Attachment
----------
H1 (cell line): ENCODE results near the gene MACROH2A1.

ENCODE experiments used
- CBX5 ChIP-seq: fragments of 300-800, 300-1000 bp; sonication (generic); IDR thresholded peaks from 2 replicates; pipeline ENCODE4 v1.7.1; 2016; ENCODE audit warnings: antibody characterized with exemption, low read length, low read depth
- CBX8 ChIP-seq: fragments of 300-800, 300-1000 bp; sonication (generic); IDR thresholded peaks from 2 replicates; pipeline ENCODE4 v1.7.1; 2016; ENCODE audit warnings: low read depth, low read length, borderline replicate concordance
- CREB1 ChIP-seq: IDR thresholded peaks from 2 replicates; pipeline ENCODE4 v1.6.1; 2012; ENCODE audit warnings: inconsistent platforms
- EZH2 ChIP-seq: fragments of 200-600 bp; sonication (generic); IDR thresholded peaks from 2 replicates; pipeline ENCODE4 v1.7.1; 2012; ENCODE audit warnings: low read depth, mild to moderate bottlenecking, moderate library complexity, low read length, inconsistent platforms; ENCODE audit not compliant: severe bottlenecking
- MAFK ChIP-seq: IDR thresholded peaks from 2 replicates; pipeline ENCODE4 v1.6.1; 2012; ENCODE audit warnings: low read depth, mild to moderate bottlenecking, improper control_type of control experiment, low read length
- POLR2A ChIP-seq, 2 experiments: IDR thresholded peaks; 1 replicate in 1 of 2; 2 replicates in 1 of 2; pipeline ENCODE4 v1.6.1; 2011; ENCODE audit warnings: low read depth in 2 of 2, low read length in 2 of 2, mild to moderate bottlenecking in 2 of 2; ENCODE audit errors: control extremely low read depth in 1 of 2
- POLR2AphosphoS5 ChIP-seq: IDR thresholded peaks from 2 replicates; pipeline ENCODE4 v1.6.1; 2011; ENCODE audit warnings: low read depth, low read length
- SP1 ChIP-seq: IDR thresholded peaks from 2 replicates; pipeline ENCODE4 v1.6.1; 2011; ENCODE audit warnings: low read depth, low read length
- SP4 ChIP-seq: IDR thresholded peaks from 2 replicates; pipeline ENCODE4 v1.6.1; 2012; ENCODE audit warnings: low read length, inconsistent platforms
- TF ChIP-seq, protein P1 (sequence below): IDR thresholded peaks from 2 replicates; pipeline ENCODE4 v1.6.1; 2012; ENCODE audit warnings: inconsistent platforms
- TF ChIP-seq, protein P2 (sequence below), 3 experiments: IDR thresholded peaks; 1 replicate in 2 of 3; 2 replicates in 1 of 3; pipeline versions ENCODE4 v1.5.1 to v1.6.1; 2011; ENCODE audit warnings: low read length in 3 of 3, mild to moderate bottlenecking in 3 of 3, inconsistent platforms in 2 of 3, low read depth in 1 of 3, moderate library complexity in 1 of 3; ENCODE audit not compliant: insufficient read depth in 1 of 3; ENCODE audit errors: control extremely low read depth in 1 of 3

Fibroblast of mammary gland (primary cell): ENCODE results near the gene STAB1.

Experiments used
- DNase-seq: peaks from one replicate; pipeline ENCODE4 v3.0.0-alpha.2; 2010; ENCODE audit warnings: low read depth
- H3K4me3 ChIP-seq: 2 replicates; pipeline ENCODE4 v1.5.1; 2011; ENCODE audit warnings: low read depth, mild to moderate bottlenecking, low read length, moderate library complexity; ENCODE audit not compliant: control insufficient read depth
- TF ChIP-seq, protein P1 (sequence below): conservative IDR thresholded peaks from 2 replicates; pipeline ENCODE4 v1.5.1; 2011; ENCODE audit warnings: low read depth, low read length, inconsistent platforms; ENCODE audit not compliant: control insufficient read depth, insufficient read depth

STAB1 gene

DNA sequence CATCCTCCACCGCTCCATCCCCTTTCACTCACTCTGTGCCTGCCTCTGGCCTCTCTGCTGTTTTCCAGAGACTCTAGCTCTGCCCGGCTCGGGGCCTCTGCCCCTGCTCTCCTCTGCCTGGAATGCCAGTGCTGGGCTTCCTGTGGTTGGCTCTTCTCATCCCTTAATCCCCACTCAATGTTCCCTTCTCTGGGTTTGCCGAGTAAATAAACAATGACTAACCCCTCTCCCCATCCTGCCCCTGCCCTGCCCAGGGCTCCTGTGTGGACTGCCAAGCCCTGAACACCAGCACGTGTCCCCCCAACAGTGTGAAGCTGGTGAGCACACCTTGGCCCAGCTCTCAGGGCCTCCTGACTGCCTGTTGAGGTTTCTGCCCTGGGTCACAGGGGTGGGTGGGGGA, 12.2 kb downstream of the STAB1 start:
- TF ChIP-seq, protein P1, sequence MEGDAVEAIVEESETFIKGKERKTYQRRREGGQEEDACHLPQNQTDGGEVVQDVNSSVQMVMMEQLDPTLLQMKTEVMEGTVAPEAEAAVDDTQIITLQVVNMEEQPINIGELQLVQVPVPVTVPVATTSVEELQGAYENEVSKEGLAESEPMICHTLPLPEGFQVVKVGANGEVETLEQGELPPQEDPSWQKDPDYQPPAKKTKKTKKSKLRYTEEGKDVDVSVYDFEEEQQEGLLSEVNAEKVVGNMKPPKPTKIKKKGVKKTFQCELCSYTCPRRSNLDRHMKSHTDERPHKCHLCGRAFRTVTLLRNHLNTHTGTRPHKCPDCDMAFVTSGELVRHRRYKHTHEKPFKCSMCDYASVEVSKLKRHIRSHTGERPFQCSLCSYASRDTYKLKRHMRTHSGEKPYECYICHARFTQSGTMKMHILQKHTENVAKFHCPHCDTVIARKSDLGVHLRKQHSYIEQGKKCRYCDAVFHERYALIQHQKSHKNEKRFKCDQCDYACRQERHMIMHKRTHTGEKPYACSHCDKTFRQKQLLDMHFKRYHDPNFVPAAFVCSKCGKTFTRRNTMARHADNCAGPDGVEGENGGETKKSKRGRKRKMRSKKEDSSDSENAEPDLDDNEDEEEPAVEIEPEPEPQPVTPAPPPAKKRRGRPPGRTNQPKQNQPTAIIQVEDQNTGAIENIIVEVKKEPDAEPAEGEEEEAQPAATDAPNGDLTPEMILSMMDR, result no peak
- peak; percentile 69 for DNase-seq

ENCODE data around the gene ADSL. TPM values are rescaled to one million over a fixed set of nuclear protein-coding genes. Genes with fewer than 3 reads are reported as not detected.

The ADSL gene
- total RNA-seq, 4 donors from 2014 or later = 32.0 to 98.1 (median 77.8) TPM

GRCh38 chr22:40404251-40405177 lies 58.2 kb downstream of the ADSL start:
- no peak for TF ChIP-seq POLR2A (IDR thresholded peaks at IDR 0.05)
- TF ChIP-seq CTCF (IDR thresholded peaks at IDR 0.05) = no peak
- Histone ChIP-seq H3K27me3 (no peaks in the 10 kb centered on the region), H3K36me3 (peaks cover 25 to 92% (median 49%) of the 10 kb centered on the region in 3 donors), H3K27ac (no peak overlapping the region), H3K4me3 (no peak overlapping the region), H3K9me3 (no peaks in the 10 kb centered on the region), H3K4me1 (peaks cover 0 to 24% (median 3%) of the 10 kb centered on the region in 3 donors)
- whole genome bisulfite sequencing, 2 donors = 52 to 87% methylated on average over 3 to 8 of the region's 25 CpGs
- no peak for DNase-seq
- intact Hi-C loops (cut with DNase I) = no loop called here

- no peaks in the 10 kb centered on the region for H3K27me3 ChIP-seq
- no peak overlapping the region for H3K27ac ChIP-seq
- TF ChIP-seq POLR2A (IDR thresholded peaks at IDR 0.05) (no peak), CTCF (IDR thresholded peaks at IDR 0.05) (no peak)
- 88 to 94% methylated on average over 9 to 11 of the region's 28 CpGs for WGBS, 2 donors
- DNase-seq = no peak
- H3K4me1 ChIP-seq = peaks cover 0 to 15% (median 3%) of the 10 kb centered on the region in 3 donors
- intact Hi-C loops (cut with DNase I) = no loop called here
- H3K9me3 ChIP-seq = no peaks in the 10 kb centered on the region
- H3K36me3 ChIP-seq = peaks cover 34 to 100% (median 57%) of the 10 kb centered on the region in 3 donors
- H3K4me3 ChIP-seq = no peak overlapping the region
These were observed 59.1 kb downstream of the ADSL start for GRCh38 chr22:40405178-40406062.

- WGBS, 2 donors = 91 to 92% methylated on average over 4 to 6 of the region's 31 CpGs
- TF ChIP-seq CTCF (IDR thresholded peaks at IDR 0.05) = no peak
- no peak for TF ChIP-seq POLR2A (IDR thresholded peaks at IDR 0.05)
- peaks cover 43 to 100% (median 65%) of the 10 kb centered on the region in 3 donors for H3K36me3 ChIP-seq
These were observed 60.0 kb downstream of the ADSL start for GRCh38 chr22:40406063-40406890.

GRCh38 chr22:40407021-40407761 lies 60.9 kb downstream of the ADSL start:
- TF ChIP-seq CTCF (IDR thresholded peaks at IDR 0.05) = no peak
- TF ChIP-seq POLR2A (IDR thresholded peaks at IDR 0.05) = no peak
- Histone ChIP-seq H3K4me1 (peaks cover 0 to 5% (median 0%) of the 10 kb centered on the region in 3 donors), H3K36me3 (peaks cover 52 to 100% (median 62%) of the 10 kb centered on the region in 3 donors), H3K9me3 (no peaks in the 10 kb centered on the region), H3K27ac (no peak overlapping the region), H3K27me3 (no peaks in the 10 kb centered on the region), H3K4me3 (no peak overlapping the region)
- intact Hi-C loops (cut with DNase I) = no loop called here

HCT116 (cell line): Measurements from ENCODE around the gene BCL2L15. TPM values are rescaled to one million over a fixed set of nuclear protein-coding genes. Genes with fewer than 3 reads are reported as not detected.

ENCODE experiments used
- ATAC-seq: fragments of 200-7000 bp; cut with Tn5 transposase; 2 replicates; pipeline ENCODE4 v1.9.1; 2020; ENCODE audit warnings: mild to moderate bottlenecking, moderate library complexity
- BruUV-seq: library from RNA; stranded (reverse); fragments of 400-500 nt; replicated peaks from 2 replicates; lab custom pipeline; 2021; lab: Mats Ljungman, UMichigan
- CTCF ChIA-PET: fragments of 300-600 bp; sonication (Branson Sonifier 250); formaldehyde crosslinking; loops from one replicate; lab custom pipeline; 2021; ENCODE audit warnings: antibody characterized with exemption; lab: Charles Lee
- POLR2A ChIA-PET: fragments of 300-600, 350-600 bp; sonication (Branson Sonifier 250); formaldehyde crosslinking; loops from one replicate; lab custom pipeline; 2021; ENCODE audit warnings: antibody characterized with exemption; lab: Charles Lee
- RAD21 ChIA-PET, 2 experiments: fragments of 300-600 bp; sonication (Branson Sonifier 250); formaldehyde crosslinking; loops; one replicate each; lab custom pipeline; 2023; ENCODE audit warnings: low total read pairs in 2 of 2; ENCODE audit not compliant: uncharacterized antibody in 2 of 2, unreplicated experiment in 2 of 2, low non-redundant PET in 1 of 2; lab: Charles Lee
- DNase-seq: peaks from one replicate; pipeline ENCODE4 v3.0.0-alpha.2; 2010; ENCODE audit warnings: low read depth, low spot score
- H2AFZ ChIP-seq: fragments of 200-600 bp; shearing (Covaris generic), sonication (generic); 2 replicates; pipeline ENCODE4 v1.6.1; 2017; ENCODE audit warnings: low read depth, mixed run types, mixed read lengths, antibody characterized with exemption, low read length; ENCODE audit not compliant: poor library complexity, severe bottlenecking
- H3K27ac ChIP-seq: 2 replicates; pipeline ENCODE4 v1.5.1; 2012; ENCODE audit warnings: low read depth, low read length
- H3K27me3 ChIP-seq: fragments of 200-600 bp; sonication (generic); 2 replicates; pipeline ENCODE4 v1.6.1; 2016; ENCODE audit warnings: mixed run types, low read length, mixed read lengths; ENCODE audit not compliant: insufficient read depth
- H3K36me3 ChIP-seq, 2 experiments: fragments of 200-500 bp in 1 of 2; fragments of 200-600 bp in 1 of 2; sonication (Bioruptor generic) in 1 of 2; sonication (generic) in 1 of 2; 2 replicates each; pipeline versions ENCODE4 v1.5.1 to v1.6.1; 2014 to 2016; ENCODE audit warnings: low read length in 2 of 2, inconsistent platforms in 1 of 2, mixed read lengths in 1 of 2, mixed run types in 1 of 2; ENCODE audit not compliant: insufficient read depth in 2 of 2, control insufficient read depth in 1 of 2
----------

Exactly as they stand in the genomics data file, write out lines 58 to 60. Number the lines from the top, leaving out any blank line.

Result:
- CTCF ChIA-PET: fragments of 300-600 bp; sonication (Branson Sonifier 250); formaldehyde crosslinking; loops from one replicate; lab custom pipeline; 2021; ENCODE audit warnings: antibody characterized with exemption; lab: Charles Lee
- POLR2A ChIA-PET: fragments of 300-600, 350-600 bp; sonication (Branson Sonifier 250); formaldehyde crosslinking; loops from one replicate; lab custom pipeline; 2021; ENCODE audit warnings: antibody characterized with exemption; lab: Charles Lee
- RAD21 ChIA-PET, 2 experiments: fragments of 300-600 bp; sonication (Branson Sonifier 250); formaldehyde crosslinking; loops; one replicate each; lab custom pipeline; 2023; ENCODE audit warnings: low total read pairs in 2 of 2; ENCODE audit not compliant: uncharacterized antibody in 2 of 2, unreplicated experiment in 2 of 2, low non-redundant PET in 1 of 2; lab: Charles Lee